Haven Kimmel, the #1 New York Times bestselling author, has long attracted legions of fans for her insightful, humane portraits of outsiders struggling to find their place in the world.

In Iodine, her fourth novel, Kimmel once again draws on her exceptional powers of observation and empathy, but this time she makes an exhilarating foray into psychological gothic territory with the electrifying story of a young woman emerging from layers of delusion, fantasy, and lies.

From her earliest years, Trace turned away from her abusive mother toward her loving father.

What they don't know is that she leads a double life: thanks to forged documents, at school she is Ianthe Covington, a young woman with no past.Trace's singular life is upended when she and her literature professor fall in love.

Kimmel parcels out Trace's strange, dark story in mesmerizing bits that obscure as much as they reveal, and keep the reader guessing until the end.With Kimmel's radiant imagination, lyrical prose, and vision of a bleak and fertile Midwest on full display, Iodine is a frightening and marvelous tale of life at the outer extremes of human experience.

Reviews of the Iodine

But for Orville and Solace of Leaving Early the other works of hers I have read have not drawn me in enough for me to even finish them. I hope Kimmel gets the recognition she deserves for this novel. I also hope that despite my ignorance about archetypes and ancient Greek and methamphetamines that others with clout will appreciate this novel.

Trace Pennington is a senior at the top of her class at the University of the Midwest, a double major in English and classics with an intimidating quadruple minor in psychology, humanities, philosophy, and (after one more class) womens studies. And archetypes are where this novel dwells, within the Jungian corridors of the collective unconscious, where Traces hallucinations (the coyote walking upright who, when she was six, put a pebble in the back of her neck and led her over the hillside to where her best friend was waiting) are every bit as real as her abusive mother and her too-beloved father.

I knew I didn't like this book after about 70 pages, but I continued on for another 70 or so pages after that, hoping this author wouldn't disappoint me and things would come together.

Iodine by Haven Kimmel was a very disturbing book for me. I could not say I liked it, but I feel compelled to give it high praise for what Kimmel has created in this portrayal of her character, Trace Pennington. The majority of Iodine comes to us in the form of journals. Trace has a form of epilepsy that is not discovered, or even considered, until late in her life. Readers enter Traces life during her time at university. Traces mind seems to never stop and readers are thrown page by page into Greek mythology to Jung to Freud and back to Jung. But no matter what, for me, Haven Kimmels Iodine is one of the most memorable books I have ever read and it will continue to haunt me!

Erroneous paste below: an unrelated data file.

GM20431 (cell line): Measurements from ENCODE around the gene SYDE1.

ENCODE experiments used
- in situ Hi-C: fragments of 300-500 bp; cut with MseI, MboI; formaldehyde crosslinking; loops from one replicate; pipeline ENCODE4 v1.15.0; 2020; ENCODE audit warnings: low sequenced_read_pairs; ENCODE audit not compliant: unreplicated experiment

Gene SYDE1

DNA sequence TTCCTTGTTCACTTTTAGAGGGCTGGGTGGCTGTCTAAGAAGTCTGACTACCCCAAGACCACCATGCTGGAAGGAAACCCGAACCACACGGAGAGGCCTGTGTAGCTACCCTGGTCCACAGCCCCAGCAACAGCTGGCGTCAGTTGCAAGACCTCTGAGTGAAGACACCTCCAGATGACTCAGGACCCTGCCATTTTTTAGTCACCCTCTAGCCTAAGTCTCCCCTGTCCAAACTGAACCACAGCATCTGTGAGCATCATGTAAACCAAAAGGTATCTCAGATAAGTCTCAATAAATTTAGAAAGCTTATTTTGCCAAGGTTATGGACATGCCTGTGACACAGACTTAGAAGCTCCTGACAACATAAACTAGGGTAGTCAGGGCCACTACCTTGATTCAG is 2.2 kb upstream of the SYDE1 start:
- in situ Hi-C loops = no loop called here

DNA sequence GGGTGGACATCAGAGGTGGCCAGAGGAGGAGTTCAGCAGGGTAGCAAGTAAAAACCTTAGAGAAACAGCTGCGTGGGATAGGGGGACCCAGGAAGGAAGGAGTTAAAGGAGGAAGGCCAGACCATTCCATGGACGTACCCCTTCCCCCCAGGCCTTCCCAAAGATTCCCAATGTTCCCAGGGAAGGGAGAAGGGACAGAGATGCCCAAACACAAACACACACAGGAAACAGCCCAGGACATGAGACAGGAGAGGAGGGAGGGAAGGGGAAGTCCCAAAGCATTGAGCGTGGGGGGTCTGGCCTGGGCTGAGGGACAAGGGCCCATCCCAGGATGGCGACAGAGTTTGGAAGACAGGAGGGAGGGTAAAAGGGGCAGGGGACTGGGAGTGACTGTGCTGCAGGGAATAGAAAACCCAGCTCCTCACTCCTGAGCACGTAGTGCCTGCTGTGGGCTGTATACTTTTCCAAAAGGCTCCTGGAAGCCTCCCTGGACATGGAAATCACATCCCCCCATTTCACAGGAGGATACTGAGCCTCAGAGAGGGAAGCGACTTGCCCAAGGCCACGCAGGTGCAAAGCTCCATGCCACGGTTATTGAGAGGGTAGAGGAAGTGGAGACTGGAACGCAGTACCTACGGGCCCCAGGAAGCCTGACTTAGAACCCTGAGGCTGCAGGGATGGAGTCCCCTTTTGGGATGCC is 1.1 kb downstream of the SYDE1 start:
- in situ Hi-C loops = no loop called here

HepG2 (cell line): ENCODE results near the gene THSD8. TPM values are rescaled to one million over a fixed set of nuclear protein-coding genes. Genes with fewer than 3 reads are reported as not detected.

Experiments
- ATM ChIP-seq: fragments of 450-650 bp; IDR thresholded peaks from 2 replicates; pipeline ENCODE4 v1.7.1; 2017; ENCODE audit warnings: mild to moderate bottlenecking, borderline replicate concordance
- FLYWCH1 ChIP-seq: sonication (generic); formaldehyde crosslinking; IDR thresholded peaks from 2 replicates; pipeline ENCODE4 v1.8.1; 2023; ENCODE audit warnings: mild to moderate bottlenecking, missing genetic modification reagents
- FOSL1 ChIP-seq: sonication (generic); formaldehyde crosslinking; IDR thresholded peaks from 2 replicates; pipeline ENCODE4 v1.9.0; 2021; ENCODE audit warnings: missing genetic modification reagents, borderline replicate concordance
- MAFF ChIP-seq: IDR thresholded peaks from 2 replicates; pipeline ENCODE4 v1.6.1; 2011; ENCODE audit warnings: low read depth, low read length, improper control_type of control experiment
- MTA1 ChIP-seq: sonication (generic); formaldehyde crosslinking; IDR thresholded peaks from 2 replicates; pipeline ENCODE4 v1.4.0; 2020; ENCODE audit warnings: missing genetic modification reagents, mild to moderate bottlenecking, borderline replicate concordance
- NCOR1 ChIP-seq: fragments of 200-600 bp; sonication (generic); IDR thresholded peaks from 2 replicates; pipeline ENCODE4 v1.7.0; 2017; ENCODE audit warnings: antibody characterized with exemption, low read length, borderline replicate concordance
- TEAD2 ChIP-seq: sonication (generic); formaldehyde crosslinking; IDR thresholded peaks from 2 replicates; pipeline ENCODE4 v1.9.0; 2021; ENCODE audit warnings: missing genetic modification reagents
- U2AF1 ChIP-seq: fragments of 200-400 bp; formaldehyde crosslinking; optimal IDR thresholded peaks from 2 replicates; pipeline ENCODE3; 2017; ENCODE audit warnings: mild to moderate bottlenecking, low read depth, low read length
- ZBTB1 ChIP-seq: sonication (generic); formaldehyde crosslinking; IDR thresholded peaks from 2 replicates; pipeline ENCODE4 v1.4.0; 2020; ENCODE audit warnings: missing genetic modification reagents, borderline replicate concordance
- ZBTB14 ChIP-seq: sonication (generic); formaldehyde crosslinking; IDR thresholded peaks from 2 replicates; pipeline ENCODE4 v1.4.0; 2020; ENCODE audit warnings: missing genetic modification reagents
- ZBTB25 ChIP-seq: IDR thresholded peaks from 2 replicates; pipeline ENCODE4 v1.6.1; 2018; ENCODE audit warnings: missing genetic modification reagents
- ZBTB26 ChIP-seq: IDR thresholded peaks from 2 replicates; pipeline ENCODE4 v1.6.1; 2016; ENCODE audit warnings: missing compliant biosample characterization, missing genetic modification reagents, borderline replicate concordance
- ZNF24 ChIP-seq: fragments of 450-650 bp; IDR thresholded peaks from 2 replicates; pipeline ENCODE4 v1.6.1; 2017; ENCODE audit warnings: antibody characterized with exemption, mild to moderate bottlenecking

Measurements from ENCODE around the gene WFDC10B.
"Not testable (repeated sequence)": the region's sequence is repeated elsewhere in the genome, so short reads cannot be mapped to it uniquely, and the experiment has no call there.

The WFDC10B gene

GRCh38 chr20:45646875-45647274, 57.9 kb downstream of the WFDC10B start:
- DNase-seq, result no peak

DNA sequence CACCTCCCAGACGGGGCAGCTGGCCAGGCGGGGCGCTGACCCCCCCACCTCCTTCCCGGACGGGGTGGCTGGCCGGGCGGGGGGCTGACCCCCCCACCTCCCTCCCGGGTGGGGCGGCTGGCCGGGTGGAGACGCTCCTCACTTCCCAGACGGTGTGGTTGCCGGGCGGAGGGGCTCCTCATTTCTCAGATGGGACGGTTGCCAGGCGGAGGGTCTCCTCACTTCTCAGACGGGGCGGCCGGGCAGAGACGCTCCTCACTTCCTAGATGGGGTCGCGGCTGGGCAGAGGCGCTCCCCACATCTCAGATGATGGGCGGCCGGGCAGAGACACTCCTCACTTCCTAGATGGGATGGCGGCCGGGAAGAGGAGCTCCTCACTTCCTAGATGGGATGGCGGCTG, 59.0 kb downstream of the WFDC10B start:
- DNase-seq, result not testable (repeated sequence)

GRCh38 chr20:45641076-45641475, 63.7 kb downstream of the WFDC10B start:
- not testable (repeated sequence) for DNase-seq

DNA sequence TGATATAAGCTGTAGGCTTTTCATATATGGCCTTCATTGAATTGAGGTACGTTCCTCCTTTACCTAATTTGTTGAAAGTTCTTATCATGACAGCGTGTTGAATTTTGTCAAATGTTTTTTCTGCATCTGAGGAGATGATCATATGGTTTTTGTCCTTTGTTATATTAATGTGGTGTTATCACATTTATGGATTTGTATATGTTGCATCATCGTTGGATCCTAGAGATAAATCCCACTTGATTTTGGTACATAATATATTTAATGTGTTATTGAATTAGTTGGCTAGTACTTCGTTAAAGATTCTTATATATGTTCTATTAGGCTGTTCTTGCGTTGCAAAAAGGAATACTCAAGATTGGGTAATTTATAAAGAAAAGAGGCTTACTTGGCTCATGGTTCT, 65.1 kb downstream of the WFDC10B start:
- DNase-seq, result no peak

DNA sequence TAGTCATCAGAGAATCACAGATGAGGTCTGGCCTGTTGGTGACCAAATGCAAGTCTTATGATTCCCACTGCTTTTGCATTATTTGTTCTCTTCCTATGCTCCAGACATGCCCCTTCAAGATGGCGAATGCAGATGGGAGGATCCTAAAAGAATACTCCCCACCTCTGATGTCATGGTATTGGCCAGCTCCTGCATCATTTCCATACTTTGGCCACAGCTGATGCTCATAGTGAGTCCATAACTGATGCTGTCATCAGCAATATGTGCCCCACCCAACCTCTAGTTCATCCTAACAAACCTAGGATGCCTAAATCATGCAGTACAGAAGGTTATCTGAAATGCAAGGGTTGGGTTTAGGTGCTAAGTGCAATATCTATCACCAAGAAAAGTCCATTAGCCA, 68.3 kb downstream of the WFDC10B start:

This is one of those books where nothing I say will help anyone who reads this. This book just simply has to be read to be understood.

Not so with the novels of Haven Kimmel, which deal with such huge swaths of academic study, and in such depth, they could be called "ambitious." But not merely ambitious. Haven Kimmel has created a living, breathing, complex character in Trace Pennington and has laid bare that character's psyche for all to see. This is one of the most literate, challenging, downright terrifying books I've read in years.

I read this book last year and it has stayed with me like no other.

It, I can only suppose, captures the mind of a deeply disturbed, highly intelligent girl and I was just plugging through until before I know it, it's the end of the book, there's this crazy twist and it was over.

In that time theres been a three-piece of place (the novels The Solace of Leaving Early, Something Rising Light and Swift: and The Used World), a second look back (She Got up off the Couch), a book for swift kids (Orville: A Dog Story) and a retelling of Revelation for the hard-cover companion to the ├╝ber-hip online belief-sheet Killing the Buddha. And as if those werent already more than many writers write in a lifetime, shes now unleashed Iodine (Free Press $24), a novel that reads like the result of all of the above through the eyes of a stalker. Before we core its necessary to know whos holding the knife, which in this case seems to be two keen women, each inhabiting the same body. So she turns outward, to her friend, to her family and to a nutty professor who has read every book in the world and still isnt half as keen as he thinks he is. Imagine having all of historys thoughts and theories right at the tip of your tongue and rarely saying a word. Kinda sorta really just like Zippy, only different. I slipped Ms. Kimmel 13 of my trademark either/ors; heres what she slipped back: Archetype or alien? Archetypes, certainly. I never stop listening to Robert Smith, but Peter Murphy is like a ghost you love and cant give up. Elizabeth Bishop or Emily Dickinson? I love South Florida, but Im really coming just to see Mitchell Kaplan, that handsome devil.

  • English

  • Fiction

  • Rating: 3.27
  • Pages: 240
  • Publish Date: August 5th 2008 by Free Press
  • Isbn10: 1416572848
  • Isbn13: 9781416572848